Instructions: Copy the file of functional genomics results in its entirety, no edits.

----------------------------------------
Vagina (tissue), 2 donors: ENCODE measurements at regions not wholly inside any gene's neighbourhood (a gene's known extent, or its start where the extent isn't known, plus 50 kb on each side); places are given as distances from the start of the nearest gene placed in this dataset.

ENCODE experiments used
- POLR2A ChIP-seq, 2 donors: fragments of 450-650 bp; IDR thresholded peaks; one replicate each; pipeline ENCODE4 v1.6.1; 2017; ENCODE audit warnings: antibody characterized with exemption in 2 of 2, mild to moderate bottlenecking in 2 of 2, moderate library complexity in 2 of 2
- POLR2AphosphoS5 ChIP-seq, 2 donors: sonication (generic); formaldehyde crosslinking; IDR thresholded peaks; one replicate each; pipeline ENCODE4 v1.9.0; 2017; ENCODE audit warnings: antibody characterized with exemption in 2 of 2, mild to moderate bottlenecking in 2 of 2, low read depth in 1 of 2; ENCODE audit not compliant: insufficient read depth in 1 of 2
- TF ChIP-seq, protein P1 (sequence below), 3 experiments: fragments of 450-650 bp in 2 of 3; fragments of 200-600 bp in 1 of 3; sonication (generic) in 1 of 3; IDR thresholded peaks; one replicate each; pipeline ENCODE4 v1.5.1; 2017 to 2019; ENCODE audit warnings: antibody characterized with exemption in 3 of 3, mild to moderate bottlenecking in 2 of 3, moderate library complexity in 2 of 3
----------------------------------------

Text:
Vagina (tissue), 2 donors: ENCODE measurements at regions not wholly inside any gene's neighbourhood (a gene's known extent, or its start where the extent isn't known, plus 50 kb on each side); places are given as distances from the start of the nearest gene placed in this dataset.

ENCODE experiments used
- POLR2A ChIP-seq, 2 donors: fragments of 450-650 bp; IDR thresholded peaks; one replicate each; pipeline ENCODE4 v1.6.1; 2017; ENCODE audit warnings: antibody characterized with exemption in 2 of 2, mild to moderate bottlenecking in 2 of 2, moderate library complexity in 2 of 2
- POLR2AphosphoS5 ChIP-seq, 2 donors: sonication (generic); formaldehyde crosslinking; IDR thresholded peaks; one replicate each; pipeline ENCODE4 v1.9.0; 2017; ENCODE audit warnings: antibody characterized with exemption in 2 of 2, mild to moderate bottlenecking in 2 of 2, low read depth in 1 of 2; ENCODE audit not compliant: insufficient read depth in 1 of 2
- TF ChIP-seq, protein P1 (sequence below), 3 experiments: fragments of 450-650 bp in 2 of 3; fragments of 200-600 bp in 1 of 3; sonication (generic) in 1 of 3; IDR thresholded peaks; one replicate each; pipeline ENCODE4 v1.5.1; 2017 to 2019; ENCODE audit warnings: antibody characterized with exemption in 3 of 3, mild to moderate bottlenecking in 2 of 3, moderate library complexity in 2 of 3